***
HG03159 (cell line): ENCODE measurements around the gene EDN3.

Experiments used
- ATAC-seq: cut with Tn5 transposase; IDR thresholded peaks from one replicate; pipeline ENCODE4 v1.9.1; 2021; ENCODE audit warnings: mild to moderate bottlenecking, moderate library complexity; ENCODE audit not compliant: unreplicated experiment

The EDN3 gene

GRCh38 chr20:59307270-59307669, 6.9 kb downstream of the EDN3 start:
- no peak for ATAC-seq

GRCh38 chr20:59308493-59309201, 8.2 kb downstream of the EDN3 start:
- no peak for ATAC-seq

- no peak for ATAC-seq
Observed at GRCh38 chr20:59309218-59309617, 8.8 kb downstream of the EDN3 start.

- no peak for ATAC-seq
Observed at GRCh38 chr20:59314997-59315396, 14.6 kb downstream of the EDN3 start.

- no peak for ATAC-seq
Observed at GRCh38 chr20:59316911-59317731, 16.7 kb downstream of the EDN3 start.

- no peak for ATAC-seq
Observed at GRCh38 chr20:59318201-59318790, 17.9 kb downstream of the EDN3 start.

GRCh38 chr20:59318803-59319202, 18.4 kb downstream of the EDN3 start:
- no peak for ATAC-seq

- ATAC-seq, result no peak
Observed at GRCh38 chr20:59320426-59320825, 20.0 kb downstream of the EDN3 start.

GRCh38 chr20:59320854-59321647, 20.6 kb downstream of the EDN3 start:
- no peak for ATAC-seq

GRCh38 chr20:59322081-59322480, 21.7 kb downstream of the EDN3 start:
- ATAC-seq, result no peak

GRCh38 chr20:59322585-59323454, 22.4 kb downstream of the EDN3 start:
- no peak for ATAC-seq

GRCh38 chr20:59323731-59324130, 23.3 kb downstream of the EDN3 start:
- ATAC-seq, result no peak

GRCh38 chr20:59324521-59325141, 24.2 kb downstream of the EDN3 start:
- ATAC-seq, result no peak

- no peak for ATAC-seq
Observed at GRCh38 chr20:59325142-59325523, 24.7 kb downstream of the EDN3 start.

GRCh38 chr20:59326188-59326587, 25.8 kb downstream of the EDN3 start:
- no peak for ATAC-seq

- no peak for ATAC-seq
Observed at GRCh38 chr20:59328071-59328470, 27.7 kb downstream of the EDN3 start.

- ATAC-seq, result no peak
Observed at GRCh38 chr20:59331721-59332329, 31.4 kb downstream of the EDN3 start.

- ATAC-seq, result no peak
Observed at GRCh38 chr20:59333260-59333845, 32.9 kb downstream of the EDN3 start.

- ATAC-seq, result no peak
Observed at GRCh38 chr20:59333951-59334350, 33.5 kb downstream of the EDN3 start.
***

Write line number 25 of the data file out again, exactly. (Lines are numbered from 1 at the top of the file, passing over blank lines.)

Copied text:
GRCh38 chr20:59322585-59323454, 22.4 kb downstream of the EDN3 start: